Iraq: June 3, 2003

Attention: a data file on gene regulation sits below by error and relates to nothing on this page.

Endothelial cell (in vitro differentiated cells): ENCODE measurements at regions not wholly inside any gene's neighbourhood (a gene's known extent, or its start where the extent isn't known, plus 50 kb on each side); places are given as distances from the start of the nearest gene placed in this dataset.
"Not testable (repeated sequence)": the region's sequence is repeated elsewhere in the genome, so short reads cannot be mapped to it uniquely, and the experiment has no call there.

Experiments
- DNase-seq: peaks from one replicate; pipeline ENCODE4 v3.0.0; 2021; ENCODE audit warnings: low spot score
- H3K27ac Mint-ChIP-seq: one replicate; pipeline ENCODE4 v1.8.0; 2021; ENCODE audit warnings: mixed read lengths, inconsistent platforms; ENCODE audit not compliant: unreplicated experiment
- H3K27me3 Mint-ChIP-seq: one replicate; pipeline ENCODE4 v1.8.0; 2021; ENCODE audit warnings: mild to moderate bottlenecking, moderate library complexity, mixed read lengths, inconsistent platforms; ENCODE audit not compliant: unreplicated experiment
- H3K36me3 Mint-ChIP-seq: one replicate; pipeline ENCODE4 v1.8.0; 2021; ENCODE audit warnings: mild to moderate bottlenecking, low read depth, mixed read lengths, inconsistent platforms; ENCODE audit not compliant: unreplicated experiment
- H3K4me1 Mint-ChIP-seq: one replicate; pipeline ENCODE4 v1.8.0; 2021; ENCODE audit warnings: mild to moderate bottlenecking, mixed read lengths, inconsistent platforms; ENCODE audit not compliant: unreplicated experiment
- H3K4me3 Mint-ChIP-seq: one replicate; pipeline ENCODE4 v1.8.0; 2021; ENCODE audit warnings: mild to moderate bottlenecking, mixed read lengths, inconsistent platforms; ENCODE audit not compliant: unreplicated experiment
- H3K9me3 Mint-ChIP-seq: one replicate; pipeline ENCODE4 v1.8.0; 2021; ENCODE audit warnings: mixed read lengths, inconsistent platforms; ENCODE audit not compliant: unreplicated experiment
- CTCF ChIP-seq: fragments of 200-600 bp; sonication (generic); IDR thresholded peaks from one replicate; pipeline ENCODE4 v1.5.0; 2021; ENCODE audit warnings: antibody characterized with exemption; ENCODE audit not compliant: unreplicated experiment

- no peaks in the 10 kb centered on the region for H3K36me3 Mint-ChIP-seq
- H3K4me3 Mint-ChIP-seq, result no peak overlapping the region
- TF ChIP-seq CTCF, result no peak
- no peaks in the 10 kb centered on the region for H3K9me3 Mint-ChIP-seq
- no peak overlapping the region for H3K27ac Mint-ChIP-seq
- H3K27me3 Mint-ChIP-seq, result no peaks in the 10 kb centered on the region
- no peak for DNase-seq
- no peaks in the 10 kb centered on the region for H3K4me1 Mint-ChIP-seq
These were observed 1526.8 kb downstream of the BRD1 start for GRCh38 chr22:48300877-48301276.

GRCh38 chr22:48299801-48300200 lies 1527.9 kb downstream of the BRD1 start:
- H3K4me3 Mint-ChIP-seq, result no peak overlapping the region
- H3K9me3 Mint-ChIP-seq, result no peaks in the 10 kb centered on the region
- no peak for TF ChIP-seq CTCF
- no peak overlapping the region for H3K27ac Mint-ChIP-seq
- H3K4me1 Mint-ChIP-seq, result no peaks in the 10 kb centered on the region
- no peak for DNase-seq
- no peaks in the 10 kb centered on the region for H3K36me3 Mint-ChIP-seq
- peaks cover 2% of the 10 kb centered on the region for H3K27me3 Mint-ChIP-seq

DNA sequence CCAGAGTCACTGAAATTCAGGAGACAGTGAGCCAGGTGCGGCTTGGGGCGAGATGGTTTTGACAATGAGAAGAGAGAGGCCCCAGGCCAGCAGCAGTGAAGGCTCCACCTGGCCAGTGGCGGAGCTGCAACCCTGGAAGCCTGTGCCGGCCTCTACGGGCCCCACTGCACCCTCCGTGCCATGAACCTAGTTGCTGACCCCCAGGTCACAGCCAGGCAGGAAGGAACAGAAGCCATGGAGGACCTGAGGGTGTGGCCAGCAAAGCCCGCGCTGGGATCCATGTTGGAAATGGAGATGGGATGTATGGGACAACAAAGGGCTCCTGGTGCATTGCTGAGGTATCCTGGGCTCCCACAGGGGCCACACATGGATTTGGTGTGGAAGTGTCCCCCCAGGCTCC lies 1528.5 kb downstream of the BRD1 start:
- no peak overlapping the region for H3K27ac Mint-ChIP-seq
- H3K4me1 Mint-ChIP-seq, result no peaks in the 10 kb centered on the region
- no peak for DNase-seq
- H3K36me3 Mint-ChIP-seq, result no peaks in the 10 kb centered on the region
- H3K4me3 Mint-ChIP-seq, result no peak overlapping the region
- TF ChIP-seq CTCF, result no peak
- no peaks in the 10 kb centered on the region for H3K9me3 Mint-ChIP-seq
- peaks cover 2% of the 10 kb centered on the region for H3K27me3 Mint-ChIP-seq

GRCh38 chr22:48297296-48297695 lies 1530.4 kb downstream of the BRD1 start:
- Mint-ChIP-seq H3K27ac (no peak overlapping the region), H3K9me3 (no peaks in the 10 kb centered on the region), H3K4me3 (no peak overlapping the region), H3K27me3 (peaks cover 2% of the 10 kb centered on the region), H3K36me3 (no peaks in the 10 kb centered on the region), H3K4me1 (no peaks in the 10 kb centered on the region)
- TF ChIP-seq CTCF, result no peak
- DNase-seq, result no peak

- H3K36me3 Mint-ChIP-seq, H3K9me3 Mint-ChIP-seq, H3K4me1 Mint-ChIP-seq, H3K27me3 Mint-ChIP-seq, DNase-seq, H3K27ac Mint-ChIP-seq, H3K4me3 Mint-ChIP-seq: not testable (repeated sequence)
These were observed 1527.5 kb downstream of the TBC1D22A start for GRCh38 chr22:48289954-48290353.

Not unexpectedly, the Sunni Arabs (20 percent of the population) who were the backbone of Saddam's support, are providing an armed resistance to any new government not dominated by Sunni Arabs. For centuries, and particularly in the last few decades, all important jobs were held by Sunni Arabs. In particular, the army and secret police were led, and largely staffed by, Sunni Arabs. With Saddam out of  power, the Sunni Arab community has suddenly lost access to money and power. Well, not entirely. Many Sunni Arabs stashed cash and valuables abroad or within Iraq. Sunni Arabs have lots of guns and heavy weapons at home, and are using them to snipe at American troops and stage ambushes. Sunni Arabs are not great fighters, and usually get the worst of it anytime they encounter coalition troops. But many Sunni Arabs believe their own propaganda and will make these attacks anyway. But Sunni Arabs have more to worry about than coalition troops and being tossed off the gravy train. In the south, Shia Arabs are increasingly attacking Baath party members (Shia or Sunni, makes no difference), and in the north there are still gun battles between Sunni Arab and Kurdish militias. Many Sunni Arabs will never accept their reduced circumstances and will fight on until killed or jailed.  A new Iraqi government, dominated by Shia Arabs and Kurds, will have to deal with this problem for generations to come, just as they have for generations past. 




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